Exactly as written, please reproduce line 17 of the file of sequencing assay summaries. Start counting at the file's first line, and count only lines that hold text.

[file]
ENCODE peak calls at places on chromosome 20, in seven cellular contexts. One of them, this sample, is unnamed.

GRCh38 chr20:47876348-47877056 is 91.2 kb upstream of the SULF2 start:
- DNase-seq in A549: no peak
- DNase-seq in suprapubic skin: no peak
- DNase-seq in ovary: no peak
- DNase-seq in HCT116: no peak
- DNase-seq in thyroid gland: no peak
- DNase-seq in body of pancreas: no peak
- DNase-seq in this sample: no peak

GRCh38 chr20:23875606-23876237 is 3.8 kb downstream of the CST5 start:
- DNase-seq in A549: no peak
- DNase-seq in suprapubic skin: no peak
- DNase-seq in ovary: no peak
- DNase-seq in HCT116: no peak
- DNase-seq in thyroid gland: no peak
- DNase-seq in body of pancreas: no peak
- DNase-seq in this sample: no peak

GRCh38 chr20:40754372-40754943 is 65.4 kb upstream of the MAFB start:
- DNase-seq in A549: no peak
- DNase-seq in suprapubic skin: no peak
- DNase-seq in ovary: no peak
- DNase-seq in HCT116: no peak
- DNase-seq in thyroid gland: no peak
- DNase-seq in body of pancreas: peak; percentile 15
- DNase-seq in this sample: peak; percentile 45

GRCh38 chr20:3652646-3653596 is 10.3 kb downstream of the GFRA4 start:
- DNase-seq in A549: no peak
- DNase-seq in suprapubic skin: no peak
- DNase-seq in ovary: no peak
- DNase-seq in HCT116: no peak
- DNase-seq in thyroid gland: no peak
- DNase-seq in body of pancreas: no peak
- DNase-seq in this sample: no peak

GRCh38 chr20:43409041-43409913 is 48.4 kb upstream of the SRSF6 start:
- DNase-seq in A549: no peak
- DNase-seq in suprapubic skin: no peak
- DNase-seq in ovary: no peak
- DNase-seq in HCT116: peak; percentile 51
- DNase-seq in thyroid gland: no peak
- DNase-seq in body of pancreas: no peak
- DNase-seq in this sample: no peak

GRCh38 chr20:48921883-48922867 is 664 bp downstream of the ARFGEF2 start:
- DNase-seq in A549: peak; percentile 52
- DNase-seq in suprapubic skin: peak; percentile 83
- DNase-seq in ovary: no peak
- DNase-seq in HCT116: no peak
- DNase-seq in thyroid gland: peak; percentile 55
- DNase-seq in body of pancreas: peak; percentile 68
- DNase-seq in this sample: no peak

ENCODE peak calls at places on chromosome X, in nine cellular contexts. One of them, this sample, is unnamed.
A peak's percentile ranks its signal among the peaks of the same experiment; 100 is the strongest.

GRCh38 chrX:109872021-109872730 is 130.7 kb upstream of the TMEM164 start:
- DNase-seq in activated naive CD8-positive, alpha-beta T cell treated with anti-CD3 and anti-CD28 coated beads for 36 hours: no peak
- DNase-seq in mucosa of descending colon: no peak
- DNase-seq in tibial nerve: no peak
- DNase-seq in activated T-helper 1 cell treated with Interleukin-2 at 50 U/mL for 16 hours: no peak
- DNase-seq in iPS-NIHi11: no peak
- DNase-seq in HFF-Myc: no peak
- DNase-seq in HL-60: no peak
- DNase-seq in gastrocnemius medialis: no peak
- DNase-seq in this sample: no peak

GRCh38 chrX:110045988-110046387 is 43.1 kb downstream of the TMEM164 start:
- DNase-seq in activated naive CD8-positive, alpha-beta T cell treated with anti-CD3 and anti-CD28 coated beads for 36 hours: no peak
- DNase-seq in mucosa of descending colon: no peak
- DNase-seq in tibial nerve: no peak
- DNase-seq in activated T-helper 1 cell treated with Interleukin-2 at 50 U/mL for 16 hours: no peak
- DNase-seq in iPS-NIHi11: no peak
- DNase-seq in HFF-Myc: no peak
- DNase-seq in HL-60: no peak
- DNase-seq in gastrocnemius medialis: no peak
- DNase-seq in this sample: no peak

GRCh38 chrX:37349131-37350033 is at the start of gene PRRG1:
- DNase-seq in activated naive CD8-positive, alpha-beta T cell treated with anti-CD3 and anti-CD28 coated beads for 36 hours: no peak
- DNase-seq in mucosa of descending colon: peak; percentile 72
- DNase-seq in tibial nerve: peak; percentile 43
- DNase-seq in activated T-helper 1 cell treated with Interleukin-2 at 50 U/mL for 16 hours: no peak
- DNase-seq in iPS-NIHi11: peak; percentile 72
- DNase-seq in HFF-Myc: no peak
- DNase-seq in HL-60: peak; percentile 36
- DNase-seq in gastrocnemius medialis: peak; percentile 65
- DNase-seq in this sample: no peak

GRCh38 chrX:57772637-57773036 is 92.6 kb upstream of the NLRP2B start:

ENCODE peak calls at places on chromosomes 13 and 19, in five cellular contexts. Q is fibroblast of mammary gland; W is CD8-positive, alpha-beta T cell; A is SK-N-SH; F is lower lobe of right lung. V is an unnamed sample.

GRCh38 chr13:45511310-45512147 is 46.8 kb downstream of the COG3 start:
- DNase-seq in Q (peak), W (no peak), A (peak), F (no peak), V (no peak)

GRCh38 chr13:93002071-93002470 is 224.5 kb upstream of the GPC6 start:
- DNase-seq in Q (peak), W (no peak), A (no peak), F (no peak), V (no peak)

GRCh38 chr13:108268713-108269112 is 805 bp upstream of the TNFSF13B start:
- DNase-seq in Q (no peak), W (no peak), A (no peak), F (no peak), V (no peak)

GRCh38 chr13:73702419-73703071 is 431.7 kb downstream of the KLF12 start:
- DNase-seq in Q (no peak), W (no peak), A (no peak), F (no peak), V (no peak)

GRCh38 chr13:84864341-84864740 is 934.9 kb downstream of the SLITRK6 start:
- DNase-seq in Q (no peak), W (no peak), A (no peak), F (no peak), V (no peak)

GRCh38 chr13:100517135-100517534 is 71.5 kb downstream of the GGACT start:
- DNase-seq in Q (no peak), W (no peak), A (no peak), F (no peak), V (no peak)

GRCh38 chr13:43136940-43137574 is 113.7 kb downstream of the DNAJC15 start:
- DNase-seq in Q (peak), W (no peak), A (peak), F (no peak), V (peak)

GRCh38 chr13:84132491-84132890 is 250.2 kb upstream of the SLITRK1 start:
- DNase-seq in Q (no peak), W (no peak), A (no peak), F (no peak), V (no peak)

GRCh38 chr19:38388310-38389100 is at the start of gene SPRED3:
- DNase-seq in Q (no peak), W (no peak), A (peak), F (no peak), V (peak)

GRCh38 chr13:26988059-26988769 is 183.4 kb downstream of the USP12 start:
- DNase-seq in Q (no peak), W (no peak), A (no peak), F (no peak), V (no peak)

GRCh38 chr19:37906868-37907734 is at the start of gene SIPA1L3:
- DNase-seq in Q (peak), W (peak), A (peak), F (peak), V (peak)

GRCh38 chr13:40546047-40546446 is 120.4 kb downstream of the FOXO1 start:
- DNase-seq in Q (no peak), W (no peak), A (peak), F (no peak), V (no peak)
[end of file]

- DNase-seq in this sample: no peak